Over the past five years, American and other foreign companies have established business ventures in India with great success.
Today, there are a handful of hugely profitable Indian corporations that are running right alongside the multinational giants. And they have everybody watching very closely.
When people think of India, they often envision images of street scenes of cows and oxen pulling wagons.
But in today’s India, young people are getting very good jobs and there is just so much more money to spend. And the mission of the 20-somethings in Bangalore is to help turn companies like Dr. Reddy’s, Wipro and Infosys into household names. You may not have heard of those highly successful pharmaceutical and software companies but Pfizer, Merck, Dell and Microsoft know them all too well. They are meeting them head-on in the marketplace. (MSNBC is a Microsoft-NBC joint venture.)
Things have gotten steadily better for Infosys — it’s the first Indian company to be listed on the Nasdaq — as aggressive economic reforms that took effect a dozen years ago have made doing business much easier.
“It took us three years to get a license to import a computer of $25,000, it took us one year to get a telephone line,” said Infosys co-founder and chairman Narayana Murthy. “In order to travel abroad we had to get permission from the Reserve Bank of India, so things were very difficult, but then starting with the economic reforms of 1991, most of these difficulties melted away.”
Yet in this country of 1 billion people, most of Infosys’ customers are far from its home.
“Only about 2 percent of our revenues are in India, 98% are from the global market,” said Nandan Nilekani, the CEO of Infosys. “If you look at our investor base, more than 40% of our stock is held by global investors.”
Those investors have seen tidy returns. The company, which started with 7 employees and $300, generated sales of $750 million last year and expects that to grow to just over a $1 billion in 2004. And it now employs 17,000 workers.
Dr. Reddy’s, an Indian drug company listed on the New York Stocks Exchange has 6,000 employees and had $400 million in revenue last year. It also had a compounded annual growth of 30% over the last 3 to 4 years.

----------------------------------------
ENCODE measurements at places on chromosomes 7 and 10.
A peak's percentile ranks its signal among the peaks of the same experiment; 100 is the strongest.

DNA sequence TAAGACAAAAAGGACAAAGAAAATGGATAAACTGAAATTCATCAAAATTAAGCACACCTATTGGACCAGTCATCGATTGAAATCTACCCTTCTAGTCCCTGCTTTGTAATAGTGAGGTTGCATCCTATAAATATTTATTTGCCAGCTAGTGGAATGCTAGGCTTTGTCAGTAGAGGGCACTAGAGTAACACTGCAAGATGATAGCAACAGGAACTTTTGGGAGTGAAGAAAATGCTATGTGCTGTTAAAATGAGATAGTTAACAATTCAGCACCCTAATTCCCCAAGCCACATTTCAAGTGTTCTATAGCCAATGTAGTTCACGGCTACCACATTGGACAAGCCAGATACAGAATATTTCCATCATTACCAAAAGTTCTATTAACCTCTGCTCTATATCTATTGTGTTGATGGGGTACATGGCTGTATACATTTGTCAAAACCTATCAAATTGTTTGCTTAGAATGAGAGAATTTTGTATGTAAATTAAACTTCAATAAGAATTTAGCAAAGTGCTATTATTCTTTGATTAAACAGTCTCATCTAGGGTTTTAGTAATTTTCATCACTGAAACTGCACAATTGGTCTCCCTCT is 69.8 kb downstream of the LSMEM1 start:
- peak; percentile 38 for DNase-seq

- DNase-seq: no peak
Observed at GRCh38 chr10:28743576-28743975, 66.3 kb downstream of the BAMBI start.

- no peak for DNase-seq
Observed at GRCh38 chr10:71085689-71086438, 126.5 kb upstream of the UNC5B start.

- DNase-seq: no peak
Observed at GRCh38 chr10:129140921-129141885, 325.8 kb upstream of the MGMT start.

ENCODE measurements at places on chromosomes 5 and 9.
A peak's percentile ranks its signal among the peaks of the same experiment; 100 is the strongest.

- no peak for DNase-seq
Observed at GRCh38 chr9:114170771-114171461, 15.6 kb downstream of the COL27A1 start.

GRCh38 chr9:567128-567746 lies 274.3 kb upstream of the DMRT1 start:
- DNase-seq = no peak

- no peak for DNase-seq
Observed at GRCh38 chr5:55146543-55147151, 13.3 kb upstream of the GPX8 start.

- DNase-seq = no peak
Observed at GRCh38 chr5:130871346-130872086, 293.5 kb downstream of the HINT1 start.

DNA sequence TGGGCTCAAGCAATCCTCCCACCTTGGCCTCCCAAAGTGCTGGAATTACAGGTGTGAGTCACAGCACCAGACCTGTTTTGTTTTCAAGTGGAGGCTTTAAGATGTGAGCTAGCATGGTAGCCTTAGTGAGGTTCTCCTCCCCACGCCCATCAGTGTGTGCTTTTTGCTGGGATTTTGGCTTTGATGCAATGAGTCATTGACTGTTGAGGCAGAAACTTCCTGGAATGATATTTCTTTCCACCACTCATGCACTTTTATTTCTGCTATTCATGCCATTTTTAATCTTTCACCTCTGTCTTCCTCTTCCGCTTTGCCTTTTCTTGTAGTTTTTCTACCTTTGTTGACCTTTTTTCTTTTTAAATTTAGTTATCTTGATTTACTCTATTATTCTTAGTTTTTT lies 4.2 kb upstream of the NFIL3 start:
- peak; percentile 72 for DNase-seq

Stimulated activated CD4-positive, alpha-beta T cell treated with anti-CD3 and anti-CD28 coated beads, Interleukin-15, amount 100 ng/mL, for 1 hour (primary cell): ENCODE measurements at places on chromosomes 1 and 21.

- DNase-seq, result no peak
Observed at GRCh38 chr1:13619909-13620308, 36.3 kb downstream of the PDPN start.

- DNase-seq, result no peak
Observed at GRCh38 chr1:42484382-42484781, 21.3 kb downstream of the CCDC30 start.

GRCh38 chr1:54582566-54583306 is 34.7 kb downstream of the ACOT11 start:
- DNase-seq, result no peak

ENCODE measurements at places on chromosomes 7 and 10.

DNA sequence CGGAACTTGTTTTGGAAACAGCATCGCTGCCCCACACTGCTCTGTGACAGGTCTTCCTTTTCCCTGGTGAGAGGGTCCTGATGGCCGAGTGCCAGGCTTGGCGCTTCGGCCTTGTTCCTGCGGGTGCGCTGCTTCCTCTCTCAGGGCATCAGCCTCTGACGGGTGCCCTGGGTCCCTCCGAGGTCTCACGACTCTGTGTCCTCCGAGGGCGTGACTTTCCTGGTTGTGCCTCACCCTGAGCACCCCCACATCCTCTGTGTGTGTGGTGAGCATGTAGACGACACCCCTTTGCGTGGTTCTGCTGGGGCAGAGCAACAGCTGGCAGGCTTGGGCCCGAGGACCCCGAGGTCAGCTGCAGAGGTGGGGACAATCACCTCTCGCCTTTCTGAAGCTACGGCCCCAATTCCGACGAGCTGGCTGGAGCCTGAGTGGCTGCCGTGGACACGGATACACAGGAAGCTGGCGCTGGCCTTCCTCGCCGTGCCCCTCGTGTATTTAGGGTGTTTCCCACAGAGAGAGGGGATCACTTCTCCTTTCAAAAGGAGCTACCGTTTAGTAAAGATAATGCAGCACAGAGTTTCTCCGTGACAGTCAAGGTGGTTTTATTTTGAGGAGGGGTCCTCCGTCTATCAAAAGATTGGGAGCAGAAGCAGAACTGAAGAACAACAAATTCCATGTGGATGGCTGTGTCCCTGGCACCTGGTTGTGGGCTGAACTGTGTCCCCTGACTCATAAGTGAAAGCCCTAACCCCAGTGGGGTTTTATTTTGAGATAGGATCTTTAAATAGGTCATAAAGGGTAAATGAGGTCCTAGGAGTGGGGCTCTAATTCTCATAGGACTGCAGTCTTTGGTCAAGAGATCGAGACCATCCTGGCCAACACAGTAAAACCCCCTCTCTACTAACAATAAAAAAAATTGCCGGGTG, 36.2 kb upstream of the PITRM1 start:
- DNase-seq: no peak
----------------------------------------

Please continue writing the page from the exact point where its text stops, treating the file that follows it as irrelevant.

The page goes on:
“We have seen lots of potential investors coming by, visiting us in groups, so there is enormous interest in Indian companies,” said G.V. Prasad, CEO of Dr. Reddy’s. “International investors are seeing that India is emerging as a powerful competitor.”
World's second-fastest growth rate
That success was made possible by the same things that have allowed U.S. companies to prosper in India — a well-educated workforce and inexpensive infrastructure.
Shirish Sankhe, a Bombay-based McKinsey & Co. analyst who recently co-authored a comprehensive study on the Indian economy, says that while India is currently experiencing growth rates of 5-6%, the second-fastest in the world, the economy needs more breakthrough corporations.
“Our sense is that even at 6% growth rate, India is going to need an additional 75 million jobs over the next ten years,” Sankhe said.
Sankhe points not to telecom and software, but to auto and clothing manufacturing as the likely source for those jobs. But he notes that success won’t happen until the government, which still controls roughly 50% of India’s capital, gets out of the way.
“A large sector like the power sector, the airline sector, steel sector are owned by the government,” he said. “That reduces the productivity and competitiveness.”
And Infosys’ Murthy for one, is eager to meet the competition, wherever it comes from.
“We realized that if we benchmarked ourselves as the best in the world, that would be a good motivation for us, and because we’re competing with great companies in the U.S. and Japan, etc., we realized that’s the best way to move forward,” he said.
“Ten years down the road, our hope is that [India’s] GDP will be at least twice as large, we’ll be twice as rich,” Sankhe said. “We still have a long way to go.”